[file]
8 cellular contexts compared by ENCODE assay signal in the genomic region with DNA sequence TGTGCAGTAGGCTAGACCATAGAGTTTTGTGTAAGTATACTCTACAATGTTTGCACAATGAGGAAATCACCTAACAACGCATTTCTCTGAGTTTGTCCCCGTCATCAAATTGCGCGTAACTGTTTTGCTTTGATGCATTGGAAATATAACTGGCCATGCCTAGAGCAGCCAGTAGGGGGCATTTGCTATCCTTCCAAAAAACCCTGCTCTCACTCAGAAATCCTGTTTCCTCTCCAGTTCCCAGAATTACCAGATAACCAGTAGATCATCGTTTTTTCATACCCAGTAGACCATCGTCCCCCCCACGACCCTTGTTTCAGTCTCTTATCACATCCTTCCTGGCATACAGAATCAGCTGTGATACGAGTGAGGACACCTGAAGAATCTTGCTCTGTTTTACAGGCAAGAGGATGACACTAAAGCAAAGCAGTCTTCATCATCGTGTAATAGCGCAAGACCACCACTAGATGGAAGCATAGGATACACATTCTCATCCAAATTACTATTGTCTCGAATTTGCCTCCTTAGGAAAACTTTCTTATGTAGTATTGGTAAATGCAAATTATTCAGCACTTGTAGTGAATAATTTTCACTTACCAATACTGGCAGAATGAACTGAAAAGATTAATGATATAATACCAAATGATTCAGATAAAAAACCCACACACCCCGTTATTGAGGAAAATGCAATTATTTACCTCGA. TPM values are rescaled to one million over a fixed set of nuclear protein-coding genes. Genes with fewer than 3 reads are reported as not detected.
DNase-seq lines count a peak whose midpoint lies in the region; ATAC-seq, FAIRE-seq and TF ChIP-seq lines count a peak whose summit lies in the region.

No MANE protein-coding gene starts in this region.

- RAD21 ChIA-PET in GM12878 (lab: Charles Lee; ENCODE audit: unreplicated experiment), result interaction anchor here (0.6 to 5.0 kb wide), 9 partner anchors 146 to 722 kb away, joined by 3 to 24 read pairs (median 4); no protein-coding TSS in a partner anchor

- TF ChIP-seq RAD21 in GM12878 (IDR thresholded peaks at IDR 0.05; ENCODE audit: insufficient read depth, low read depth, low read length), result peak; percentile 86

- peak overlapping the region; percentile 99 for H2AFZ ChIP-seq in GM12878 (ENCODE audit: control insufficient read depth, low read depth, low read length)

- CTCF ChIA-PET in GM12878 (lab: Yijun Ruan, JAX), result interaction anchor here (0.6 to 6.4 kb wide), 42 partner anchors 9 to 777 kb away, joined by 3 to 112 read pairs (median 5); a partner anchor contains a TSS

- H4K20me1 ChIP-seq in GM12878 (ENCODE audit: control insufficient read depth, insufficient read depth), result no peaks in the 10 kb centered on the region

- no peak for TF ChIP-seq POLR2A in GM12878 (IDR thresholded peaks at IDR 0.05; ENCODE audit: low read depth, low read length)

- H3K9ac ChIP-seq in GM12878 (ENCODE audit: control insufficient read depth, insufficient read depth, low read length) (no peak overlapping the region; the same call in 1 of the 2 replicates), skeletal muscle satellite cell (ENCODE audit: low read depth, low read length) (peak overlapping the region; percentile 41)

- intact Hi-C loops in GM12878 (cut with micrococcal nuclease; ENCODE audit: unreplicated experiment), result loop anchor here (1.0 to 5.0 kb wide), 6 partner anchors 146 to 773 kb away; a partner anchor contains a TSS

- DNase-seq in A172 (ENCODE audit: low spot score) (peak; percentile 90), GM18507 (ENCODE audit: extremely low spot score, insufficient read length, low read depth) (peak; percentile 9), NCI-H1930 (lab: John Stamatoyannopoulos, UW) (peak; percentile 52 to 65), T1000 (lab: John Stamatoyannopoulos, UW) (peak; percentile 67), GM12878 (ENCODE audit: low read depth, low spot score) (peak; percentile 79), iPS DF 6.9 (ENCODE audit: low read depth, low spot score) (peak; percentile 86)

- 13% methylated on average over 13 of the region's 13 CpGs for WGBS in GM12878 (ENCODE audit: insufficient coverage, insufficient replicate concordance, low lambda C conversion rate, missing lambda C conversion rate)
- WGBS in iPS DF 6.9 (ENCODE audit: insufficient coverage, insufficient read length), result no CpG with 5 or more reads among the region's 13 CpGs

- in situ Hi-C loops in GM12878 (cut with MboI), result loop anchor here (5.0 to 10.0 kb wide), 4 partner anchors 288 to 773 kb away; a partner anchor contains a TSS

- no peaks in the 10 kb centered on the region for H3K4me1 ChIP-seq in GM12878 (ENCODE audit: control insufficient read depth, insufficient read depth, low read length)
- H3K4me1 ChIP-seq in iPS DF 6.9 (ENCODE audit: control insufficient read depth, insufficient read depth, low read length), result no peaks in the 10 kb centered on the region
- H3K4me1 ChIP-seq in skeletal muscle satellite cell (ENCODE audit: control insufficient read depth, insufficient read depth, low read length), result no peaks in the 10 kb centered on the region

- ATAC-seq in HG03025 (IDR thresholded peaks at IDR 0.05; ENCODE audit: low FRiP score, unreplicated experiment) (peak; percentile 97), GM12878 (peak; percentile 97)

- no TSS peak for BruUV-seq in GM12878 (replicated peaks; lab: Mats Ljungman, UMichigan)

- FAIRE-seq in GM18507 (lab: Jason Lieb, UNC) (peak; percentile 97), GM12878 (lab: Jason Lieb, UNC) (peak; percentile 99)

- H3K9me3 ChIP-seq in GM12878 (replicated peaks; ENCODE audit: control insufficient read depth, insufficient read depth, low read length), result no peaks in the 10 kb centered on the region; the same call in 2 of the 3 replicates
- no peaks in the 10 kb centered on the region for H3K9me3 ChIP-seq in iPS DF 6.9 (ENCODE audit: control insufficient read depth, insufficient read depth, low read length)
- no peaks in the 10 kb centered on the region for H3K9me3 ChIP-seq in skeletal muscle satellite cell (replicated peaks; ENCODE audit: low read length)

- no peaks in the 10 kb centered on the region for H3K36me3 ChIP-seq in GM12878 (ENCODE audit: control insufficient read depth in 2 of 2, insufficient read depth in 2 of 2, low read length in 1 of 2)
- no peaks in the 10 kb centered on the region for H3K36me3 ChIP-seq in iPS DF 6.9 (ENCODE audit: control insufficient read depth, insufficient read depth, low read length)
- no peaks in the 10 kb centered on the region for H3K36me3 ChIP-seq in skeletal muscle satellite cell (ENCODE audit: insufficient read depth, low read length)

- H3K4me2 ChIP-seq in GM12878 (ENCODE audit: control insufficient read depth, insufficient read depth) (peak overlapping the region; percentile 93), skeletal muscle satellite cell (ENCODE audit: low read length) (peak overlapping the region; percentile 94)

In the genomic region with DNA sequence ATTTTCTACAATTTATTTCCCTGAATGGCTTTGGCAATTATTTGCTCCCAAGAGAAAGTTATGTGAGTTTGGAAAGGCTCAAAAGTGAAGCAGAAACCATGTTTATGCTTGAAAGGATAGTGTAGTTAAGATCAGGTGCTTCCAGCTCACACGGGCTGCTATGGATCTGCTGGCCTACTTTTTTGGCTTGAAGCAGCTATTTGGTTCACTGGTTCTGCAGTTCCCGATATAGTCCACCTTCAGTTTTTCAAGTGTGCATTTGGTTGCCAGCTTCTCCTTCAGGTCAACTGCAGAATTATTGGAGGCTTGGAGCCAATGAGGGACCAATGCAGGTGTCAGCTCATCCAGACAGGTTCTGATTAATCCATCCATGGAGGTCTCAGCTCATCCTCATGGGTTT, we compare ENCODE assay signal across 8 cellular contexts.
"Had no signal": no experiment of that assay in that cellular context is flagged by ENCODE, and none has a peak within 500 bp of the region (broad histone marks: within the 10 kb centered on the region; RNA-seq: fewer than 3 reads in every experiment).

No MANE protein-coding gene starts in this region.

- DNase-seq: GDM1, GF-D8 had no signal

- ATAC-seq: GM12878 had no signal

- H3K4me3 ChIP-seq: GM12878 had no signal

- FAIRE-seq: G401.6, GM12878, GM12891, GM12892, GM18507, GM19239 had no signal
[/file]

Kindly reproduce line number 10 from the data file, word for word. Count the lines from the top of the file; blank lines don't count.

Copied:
- H3K9ac ChIP-seq in GM12878 (ENCODE audit: control insufficient read depth, insufficient read depth, low read length) (no peak overlapping the region; the same call in 1 of the 2 replicates), skeletal muscle satellite cell (ENCODE audit: low read depth, low read length) (peak overlapping the region; percentile 41)